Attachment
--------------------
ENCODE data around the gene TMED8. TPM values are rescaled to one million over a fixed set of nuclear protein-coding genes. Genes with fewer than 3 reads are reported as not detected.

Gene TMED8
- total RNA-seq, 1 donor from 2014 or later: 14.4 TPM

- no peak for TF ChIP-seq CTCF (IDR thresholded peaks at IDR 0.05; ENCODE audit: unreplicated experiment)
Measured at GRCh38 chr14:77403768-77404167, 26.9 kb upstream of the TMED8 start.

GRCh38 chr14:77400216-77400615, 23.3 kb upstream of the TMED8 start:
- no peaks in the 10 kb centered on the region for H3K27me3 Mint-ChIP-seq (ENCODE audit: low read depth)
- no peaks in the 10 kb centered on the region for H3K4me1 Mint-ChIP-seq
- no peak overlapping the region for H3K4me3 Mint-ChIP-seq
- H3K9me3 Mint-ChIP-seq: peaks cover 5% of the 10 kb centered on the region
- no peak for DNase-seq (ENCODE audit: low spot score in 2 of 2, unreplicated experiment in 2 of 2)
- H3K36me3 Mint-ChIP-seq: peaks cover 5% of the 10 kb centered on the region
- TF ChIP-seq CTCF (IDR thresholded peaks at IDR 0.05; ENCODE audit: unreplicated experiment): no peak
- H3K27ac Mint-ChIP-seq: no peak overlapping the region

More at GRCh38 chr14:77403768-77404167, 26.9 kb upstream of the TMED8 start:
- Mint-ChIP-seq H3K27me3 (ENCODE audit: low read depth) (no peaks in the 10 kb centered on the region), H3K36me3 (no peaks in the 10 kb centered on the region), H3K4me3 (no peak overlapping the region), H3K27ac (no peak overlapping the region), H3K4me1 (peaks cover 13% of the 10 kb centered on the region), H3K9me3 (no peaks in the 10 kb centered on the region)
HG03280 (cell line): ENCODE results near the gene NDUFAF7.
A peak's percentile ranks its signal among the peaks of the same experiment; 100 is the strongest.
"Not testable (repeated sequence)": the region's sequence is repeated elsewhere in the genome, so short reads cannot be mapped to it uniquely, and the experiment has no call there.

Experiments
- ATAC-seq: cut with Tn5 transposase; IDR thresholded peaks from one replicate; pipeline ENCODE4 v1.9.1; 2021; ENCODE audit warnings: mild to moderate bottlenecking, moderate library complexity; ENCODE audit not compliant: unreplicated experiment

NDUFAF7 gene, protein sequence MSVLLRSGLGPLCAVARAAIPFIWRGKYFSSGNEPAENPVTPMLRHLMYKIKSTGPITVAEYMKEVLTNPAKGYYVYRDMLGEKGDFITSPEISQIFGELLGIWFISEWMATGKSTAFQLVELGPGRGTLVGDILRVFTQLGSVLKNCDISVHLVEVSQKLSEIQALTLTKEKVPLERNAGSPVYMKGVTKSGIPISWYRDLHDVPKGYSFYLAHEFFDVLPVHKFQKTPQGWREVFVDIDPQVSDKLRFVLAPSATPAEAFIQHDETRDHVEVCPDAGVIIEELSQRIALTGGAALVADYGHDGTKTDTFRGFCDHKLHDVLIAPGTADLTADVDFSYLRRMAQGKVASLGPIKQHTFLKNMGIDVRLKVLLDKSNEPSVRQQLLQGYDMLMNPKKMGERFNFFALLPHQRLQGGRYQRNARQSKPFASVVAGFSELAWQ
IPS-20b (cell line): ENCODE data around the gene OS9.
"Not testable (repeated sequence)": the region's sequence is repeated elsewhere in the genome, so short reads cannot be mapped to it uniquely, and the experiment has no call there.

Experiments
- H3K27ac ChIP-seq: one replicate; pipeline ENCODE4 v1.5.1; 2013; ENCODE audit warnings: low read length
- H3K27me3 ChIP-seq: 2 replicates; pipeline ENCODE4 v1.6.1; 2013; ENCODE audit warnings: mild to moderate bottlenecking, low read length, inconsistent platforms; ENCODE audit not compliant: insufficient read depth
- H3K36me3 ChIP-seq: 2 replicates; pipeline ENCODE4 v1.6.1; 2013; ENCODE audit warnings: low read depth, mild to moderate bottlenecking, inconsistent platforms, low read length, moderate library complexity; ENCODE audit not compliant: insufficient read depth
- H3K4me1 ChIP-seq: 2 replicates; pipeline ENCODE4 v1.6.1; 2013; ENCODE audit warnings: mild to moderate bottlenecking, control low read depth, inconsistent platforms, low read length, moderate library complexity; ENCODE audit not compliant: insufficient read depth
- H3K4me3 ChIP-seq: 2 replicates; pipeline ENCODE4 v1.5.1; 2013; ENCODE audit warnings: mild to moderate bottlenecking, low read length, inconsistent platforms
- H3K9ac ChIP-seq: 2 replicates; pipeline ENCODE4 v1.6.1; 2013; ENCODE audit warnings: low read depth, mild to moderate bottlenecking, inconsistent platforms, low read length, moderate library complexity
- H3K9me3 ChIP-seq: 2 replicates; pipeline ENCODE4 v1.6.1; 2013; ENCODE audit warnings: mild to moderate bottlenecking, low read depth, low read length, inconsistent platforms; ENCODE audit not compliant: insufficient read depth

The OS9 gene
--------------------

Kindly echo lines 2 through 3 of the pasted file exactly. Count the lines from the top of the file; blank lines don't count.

Gene TMED8
- total RNA-seq, 1 donor from 2014 or later: 14.4 TPM